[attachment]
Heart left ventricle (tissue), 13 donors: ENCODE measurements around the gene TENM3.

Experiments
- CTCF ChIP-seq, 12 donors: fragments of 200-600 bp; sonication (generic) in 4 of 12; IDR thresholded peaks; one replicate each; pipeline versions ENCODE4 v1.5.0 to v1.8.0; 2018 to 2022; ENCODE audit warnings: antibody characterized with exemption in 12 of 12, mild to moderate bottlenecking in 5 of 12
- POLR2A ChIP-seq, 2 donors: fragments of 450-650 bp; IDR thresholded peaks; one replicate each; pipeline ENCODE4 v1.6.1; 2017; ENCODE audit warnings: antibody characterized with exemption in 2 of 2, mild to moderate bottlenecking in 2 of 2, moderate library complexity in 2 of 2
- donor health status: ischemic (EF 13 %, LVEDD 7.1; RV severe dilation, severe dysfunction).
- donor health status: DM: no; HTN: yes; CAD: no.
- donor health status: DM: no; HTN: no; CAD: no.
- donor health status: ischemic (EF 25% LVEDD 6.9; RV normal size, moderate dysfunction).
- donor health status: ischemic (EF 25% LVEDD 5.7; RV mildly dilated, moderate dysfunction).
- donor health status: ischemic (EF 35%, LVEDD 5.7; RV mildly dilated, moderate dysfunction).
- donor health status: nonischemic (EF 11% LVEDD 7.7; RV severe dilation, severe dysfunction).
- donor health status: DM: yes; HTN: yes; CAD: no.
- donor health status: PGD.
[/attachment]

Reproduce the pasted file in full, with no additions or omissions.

Heart left ventricle (tissue), 13 donors: ENCODE measurements around the gene TENM3.

Experiments
- CTCF ChIP-seq, 12 donors: fragments of 200-600 bp; sonication (generic) in 4 of 12; IDR thresholded peaks; one replicate each; pipeline versions ENCODE4 v1.5.0 to v1.8.0; 2018 to 2022; ENCODE audit warnings: antibody characterized with exemption in 12 of 12, mild to moderate bottlenecking in 5 of 12
- POLR2A ChIP-seq, 2 donors: fragments of 450-650 bp; IDR thresholded peaks; one replicate each; pipeline ENCODE4 v1.6.1; 2017; ENCODE audit warnings: antibody characterized with exemption in 2 of 2, mild to moderate bottlenecking in 2 of 2, moderate library complexity in 2 of 2
- donor health status: ischemic (EF 13 %, LVEDD 7.1; RV severe dilation, severe dysfunction).
- donor health status: DM: no; HTN: yes; CAD: no.
- donor health status: DM: no; HTN: no; CAD: no.
- donor health status: ischemic (EF 25% LVEDD 6.9; RV normal size, moderate dysfunction).
- donor health status: ischemic (EF 25% LVEDD 5.7; RV mildly dilated, moderate dysfunction).
- donor health status: ischemic (EF 35%, LVEDD 5.7; RV mildly dilated, moderate dysfunction).
- donor health status: nonischemic (EF 11% LVEDD 7.7; RV severe dilation, severe dysfunction).
- donor health status: DM: yes; HTN: yes; CAD: no.
- donor health status: PGD.